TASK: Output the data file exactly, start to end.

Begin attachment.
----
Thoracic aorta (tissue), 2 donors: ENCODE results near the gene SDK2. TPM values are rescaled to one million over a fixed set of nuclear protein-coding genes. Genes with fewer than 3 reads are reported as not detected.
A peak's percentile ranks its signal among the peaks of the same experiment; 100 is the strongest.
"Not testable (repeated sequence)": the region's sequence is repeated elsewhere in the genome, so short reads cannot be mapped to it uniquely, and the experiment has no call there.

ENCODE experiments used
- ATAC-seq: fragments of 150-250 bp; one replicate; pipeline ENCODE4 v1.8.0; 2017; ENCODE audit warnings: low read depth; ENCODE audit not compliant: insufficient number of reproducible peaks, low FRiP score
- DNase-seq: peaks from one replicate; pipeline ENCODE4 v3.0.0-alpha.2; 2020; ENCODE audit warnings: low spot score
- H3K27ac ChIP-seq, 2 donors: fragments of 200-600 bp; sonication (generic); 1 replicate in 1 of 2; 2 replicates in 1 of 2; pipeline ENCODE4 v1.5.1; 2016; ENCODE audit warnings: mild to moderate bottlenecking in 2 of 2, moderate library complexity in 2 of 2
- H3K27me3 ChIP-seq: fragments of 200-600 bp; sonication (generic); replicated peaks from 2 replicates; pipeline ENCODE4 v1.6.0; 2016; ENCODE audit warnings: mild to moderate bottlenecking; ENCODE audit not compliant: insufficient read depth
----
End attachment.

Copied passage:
Thoracic aorta (tissue), 2 donors: ENCODE results near the gene SDK2. TPM values are rescaled to one million over a fixed set of nuclear protein-coding genes. Genes with fewer than 3 reads are reported as not detected.
A peak's percentile ranks its signal among the peaks of the same experiment; 100 is the strongest.
"Not testable (repeated sequence)": the region's sequence is repeated elsewhere in the genome, so short reads cannot be mapped to it uniquely, and the experiment has no call there.

ENCODE experiments used
- ATAC-seq: fragments of 150-250 bp; one replicate; pipeline ENCODE4 v1.8.0; 2017; ENCODE audit warnings: low read depth; ENCODE audit not compliant: insufficient number of reproducible peaks, low FRiP score
- DNase-seq: peaks from one replicate; pipeline ENCODE4 v3.0.0-alpha.2; 2020; ENCODE audit warnings: low spot score
- H3K27ac ChIP-seq, 2 donors: fragments of 200-600 bp; sonication (generic); 1 replicate in 1 of 2; 2 replicates in 1 of 2; pipeline ENCODE4 v1.5.1; 2016; ENCODE audit warnings: mild to moderate bottlenecking in 2 of 2, moderate library complexity in 2 of 2
- H3K27me3 ChIP-seq: fragments of 200-600 bp; sonication (generic); replicated peaks from 2 replicates; pipeline ENCODE4 v1.6.0; 2016; ENCODE audit warnings: mild to moderate bottlenecking; ENCODE audit not compliant: insufficient read depth